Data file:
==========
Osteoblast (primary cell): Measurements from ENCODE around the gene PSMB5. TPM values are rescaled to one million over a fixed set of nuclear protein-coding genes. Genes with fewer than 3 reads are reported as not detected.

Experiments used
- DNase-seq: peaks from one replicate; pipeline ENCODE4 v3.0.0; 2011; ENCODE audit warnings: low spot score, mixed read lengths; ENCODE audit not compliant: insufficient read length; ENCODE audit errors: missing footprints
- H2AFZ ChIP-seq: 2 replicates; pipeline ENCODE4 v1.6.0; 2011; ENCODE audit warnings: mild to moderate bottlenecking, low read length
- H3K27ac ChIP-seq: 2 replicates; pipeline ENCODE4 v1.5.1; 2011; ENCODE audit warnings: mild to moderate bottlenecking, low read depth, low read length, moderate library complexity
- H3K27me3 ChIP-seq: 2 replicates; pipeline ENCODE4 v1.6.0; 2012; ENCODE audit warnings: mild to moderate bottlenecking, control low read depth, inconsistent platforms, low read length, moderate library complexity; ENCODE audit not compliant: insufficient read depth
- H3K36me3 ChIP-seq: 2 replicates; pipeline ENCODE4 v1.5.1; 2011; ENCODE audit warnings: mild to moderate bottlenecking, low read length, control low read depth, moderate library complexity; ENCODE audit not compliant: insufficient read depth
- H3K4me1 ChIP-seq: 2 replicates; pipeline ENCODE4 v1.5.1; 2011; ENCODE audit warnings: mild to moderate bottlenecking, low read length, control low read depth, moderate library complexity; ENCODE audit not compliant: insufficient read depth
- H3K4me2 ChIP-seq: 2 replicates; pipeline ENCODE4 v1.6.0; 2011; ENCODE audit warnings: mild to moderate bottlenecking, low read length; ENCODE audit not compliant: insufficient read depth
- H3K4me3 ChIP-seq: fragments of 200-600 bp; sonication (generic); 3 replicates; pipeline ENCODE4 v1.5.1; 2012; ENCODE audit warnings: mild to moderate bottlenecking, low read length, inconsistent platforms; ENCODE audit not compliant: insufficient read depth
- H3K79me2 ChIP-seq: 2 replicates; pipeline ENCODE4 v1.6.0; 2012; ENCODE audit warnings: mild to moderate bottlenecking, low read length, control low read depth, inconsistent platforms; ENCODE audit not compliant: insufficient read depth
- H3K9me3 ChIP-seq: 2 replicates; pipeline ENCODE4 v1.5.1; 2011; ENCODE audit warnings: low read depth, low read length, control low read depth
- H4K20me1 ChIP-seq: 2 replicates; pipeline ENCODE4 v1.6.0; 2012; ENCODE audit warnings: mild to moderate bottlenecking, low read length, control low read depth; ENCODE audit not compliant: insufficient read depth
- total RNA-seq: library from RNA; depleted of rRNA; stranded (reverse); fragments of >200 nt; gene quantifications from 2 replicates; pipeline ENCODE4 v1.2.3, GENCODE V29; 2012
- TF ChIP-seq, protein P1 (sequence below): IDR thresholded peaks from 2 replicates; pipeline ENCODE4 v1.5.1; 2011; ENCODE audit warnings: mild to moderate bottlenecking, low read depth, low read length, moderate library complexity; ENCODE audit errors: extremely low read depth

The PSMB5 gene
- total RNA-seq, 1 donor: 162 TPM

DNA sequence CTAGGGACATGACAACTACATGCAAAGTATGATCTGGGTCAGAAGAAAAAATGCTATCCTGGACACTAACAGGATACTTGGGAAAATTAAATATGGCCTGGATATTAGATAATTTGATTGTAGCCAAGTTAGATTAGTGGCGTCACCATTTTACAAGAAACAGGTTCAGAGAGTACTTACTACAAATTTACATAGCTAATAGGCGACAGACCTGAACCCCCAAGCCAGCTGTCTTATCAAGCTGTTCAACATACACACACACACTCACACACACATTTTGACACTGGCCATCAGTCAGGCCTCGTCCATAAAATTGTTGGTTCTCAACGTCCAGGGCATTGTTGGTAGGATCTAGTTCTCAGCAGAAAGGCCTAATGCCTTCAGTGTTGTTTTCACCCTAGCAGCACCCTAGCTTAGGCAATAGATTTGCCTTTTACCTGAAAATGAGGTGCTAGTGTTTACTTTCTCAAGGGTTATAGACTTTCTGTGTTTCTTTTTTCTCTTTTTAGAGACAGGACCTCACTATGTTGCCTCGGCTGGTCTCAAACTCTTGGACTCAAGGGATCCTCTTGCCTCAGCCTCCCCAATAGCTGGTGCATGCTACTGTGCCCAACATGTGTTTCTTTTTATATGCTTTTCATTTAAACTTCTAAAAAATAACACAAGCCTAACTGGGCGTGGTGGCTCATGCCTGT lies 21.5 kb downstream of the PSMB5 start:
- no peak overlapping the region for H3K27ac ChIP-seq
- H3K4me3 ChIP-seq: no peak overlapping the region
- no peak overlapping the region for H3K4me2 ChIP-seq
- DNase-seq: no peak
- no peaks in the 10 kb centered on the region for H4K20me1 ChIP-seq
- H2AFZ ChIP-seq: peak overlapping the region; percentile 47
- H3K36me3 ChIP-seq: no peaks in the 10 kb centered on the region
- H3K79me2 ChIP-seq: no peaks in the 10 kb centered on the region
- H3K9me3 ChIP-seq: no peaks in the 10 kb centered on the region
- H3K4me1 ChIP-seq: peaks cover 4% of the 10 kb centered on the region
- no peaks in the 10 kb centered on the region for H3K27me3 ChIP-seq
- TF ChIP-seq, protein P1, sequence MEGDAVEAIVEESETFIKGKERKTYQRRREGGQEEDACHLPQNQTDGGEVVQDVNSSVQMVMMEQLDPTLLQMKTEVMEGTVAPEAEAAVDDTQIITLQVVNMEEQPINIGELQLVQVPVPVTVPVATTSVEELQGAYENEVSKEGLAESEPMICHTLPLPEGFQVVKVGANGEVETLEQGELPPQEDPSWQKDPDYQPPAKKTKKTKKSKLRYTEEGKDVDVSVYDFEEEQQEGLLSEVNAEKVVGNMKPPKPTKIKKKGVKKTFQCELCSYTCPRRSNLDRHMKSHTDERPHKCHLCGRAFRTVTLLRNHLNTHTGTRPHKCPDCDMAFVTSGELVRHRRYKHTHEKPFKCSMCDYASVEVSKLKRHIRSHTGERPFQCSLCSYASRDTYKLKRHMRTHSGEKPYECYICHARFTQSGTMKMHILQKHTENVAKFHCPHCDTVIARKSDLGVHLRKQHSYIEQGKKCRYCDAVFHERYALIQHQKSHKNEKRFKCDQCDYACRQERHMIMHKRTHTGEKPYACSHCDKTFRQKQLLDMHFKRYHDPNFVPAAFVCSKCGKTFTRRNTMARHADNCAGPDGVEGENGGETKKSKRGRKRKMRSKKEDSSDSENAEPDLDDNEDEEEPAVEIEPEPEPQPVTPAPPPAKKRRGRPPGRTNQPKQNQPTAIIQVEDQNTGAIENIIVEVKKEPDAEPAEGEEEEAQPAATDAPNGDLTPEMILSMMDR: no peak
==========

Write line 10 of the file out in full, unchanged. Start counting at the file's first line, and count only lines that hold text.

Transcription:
- H3K4me3 ChIP-seq: fragments of 200-600 bp; sonication (generic); 3 replicates; pipeline ENCODE4 v1.5.1; 2012; ENCODE audit warnings: mild to moderate bottlenecking, low read length, inconsistent platforms; ENCODE audit not compliant: insufficient read depth